A Bolton judge has given a serial offender with a class A drug addiction another chance after hearing he was making efforts to turn his life around.

Ryan Haywood, of Chorley New Road, entered a home on Young Street, Farnworth, with the intent to steal.

Prosecutor Megan Edwards told the court that the occupier of the home had taken pain medication and forgotten to lock her doors on Saturday, February 24.

At nearly 4.30am, the occupant was woken up and went into her living room to ask ‘who is it’ when a man, identified later as Haywood, responded ‘it’s me, Ryan’, before changing his answer to ‘it’s me, Paul’.

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Ring doorbell footage shown to the court showed Haywood – who was under the influence of drugs – approaching the front door of the Young Street home several times 3.51am and 4.26am, and telling the occupant: “I’ve been beat up, I’ve been stabbed.”

Police were called, and an officer later recognised Haywood – who has seven previous convictions for 29 offences – from the footage provided.

Judge Nicholas Clarke KC said Haywood had “only just been released when he was back to burglary” at the time of the offence.

He was picked up by police on June 4 after being sighted at a pub in Farnworth. In custody, the court heard Haywood answered ‘no comment’ to all questions asked.

In a victim personal statement read out by Ms Edwards, the occupier says the incident made her feel ‘vulnerable and targeted’ and had increased her stress and anxiety.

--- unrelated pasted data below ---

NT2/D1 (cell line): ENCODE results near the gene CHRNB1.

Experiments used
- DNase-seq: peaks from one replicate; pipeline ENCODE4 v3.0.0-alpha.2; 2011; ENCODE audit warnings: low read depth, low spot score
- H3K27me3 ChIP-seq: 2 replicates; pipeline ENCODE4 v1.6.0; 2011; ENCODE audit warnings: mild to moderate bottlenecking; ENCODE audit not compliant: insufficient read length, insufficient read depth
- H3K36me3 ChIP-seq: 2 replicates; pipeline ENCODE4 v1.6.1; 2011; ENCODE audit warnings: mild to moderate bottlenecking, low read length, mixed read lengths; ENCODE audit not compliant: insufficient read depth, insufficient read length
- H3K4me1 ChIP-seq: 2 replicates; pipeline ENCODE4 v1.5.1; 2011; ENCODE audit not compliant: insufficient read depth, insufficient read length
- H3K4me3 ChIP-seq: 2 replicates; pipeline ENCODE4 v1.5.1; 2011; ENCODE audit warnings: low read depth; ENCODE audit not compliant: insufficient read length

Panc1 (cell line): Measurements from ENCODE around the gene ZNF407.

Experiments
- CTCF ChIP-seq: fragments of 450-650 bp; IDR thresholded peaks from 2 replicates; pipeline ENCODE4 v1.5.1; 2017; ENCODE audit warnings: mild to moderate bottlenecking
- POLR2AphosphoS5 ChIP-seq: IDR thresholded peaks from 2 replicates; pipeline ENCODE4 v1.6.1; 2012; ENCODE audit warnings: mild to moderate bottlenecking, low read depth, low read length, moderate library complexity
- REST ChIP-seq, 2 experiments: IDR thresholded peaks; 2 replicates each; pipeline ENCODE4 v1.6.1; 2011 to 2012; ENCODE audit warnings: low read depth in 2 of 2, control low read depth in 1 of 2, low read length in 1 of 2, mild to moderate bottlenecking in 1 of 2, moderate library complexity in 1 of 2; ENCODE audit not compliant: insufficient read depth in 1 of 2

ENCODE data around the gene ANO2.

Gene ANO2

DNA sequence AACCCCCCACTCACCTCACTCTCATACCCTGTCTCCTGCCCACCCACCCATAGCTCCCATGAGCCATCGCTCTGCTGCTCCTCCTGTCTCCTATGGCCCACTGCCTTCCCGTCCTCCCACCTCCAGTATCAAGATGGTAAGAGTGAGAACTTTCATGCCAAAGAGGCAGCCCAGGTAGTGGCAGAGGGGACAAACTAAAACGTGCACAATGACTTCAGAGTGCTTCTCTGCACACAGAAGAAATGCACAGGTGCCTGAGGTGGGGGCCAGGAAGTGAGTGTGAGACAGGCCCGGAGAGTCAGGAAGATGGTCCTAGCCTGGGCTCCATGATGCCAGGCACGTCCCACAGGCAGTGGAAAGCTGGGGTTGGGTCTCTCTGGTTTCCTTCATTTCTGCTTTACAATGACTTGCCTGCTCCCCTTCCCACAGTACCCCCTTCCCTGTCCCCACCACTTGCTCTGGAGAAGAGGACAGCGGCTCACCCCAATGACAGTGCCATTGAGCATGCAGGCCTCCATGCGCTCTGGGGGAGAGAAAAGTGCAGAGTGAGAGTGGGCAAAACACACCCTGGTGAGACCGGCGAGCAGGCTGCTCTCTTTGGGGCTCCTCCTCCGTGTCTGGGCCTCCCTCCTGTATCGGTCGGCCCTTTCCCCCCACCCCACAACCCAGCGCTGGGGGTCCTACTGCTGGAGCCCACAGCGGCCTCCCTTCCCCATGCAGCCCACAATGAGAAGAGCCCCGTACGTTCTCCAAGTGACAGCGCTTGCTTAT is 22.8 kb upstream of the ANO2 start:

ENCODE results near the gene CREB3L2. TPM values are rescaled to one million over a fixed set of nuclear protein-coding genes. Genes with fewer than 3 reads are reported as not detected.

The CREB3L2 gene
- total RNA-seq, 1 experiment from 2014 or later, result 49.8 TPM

She added: “It scares me that if he had come earlier, I would have been really deep in sleep because of the medication.”

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Defending, Graham Rishton noted that Haywood considered his own lifestyle and conduct as ‘disgusting’ and had made progress over the last few months, having been subject to a class A drug addiction for 10 years, and having previously been homeless.

Mr Rishton asked if Haywood could have a suspended sentence, telling the court that he ‘now has stable accommodation’ and is ‘addressing his class A drug addiction’, evidenced by two consecutive clean drugs tests.

Judge Clarke said he would instead defer sentencing for six months, bearing in mind that he would lose his accommodation and progress made if he were to be sent to custody immediately.

However, he had a stern warning for Haywood.

Adding that a prison sentence was ‘fully deserved’ for the offence,  Judge Clarke said if Haywood committed any further criminal offences in the six-month period or failed a drugs test, or did not obey rules and co-operate with his support worker, he would be going to prison.

In court, Mr Haywood said he was likely to fail an upcoming class B drugs test, which he had already told the probation service.

Judge Clarke added: “I will not consider a failure tomorrow a breach of this, but after that you need to consider if you fail a drugs test you will be going to jail for a significant period of time, so on your head be it.

“Any class A drugs, straight back to jail. Class B drugs, the probation service will deal with that, if they breach you then you’ll be going to jail.”

Sentencing was deferred to December 20.

Judge Clarke added: “I hope I don’t see you before 20 December. If I do, then bring a bag – you’re going to jail.”